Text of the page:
Picture of pen nibs, as used in pens at school back in the olden days Later we used a pen and ink. The pen was a wooden-handled implement that had a replacable "nib". At the top of each desk was a small hole that held an ink-well, a small ceramic container with blue ink in it. The nib of the pen was dipped into this and then held enough ink to write maybe half a line of text. We also had a piece of "blotting paper", an absorbent sheet that was used to dry the ink after writing, to prevent it smudging.

Spelling lists were provided, and we were expected to memorize the spelling of all words on the list. Regular spelling tests and spelling competitions were held to ensure this happened.

I didn't realize until years later that the English language is one of the most difficult and ambiguous languages on earth. Go to the English page to see some of the anomalies and weird rules that are applied.

We had "silent reading" sessions when we would read at our own pace, as well as reading aloud from our own essays or the "School Reader".

The learning of times-tables was considered very important and these were learned by rote, often with recitals in unison. The tables (up to 12x) as well as tables of weight, linear measure and a few other lists were printed on the back of most exercise books. Very useful, when you consider the inch-foot-yard-mile and ounce-pound-quarter-ton relationships. Go to the Weights, Measures and Money page to see some of the units we used and their relationships.


There were a few words for groups of items that were used, like couple (2), dozen (12), baker's dozen (13), score (20) and gross (144). Some are still used but others are rarely heard now. There are words that I, at least, never heard of for large numbers. I knew hundreds, thousands, and millions of course, and maybe billions. But it never crossed my mind that we'd one day talk about trillions, quadrillions, etc. right up to nonillions (1 with 36 zeros after it). Sure, we don't use them much now either, but they're there.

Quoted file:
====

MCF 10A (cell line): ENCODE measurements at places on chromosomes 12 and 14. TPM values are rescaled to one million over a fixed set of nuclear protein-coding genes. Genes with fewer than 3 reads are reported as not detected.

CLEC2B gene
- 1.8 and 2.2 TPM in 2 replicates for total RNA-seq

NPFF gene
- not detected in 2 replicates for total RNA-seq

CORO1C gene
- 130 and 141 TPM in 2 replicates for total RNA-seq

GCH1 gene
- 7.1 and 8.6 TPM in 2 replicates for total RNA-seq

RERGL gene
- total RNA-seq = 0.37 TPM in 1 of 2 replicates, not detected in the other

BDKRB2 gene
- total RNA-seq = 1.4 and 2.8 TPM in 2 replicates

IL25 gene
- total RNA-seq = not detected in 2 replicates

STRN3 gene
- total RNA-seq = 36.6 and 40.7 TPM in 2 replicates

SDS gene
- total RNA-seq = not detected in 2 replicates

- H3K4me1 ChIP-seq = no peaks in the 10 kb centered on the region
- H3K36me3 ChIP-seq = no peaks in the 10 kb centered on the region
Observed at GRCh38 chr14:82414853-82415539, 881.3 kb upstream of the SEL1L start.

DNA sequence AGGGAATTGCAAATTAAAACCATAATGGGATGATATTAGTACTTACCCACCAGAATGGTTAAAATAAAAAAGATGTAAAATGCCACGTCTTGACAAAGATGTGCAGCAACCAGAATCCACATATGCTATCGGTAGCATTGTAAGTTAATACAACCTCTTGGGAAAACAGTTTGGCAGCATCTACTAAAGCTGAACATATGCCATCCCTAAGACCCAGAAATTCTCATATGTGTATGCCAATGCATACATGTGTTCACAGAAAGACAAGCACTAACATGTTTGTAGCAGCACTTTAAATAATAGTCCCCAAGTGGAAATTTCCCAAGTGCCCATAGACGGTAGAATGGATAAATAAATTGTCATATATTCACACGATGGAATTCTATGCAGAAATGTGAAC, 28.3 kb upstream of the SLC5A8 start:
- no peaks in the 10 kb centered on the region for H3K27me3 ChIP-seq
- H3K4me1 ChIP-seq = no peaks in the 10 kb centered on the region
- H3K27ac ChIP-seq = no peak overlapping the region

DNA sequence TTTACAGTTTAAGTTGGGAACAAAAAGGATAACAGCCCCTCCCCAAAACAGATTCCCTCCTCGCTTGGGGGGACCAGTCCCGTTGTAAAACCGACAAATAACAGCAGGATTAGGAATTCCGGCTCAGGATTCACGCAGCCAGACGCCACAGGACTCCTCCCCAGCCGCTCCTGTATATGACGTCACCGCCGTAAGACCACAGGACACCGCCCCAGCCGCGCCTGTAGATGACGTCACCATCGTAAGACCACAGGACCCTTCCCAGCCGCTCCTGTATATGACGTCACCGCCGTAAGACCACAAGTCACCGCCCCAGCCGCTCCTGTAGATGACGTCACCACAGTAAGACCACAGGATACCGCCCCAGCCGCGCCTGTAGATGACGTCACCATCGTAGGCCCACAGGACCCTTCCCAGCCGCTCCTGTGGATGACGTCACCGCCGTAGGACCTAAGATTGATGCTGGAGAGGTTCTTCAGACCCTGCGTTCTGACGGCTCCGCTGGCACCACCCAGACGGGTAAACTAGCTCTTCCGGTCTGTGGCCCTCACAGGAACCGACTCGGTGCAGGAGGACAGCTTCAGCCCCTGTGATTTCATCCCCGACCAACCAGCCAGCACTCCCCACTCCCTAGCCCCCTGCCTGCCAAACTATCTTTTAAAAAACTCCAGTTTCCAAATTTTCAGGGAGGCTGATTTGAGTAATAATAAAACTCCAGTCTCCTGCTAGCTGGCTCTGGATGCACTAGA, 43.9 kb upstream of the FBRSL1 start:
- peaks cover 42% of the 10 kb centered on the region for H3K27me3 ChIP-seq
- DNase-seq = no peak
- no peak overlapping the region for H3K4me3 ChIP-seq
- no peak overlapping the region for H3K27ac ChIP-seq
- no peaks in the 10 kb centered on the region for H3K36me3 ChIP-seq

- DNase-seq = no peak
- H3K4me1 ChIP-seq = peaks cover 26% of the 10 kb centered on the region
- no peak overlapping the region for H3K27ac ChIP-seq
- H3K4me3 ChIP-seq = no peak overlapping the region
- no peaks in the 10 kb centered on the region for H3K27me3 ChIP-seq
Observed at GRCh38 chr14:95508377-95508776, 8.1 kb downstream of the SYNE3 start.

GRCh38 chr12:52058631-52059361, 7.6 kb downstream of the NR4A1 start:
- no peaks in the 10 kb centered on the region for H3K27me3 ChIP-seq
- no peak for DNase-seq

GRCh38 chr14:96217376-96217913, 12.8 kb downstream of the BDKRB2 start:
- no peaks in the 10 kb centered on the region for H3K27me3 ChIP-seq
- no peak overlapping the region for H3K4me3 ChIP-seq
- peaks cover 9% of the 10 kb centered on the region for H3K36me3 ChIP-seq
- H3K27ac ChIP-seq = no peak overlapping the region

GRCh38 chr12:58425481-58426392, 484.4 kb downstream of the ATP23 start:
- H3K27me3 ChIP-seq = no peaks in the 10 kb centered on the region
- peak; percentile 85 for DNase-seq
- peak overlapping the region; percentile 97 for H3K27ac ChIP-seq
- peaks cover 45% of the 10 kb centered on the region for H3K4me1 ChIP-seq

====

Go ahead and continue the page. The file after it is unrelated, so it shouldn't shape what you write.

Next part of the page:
Nature Study

Most kids liked nature study, because it often meant we would get to go outside, to look for insects, plants etc that we could discuss or write about in class.

On one occasion, as homework, we were told to find an object, write about it and illustrate it in our nature study book. I forgot, and in a last minute bid to avoid punishment I "invented" and drew a very colourful moth that I named a pazla moth. Miss Laurie was very impressed by my find.

The School Bell

Picture of old school brass bell, used for signalling start and end of lesson sessions Classes were called into session and ended by the ringing of the school bell. This was a brass, hand-operated one in my early school days and was rung by either a teacher or an appointed student, usually a prefect. Later, a bell-tower type of bell was used, operated by a rope, then later when technology had advanced sufficiently, an electric bell or even a siren would be sounded. These days a siren seems to be the only method used.

Gould League

Nature Study classes in Australia often involved the Gould League of Bird Lovers. This was a non-government group with interest in protecting and preserving birdlife. Excursions to parks or swamps organized by the school with assistance from this organization were very popular with the students. We signed a pledge at school that said :

I hereby promise that I will protect native birds and will not collect their eggs. I also promise that I will endeavour to prevent others from injuring native birds and destroying their eggs.

The International Geophysical Year

In 1957 the International Geophysical Year was celebrated throughout most of the world, and great emphasis was placed on it at our school. We were given projects by the bucketload to complete, mostly the preparing of charts and small books about the events. I was never very good at graphical work, so most of my projects were in the form of cardboard sheets with cut-out pieces from the newspaper stuck on, with headings and a few bits of text around them.
Project books - books with alternate plain and lined pages - were very popular then and the best from the class were displayed on the wall after marking was completed.

Bank Books

I recall taking a BankBook to school and presenting it to someone, possibly a bank officer to make deposits or withdrawals.
From my research, it seems that all banking activity now takes place at home, and requires internet access to find your interest earned, current balance etc.
I guess this releases school staff for more important issues, and allows parents to more closely monitor what's going on. Comments invited.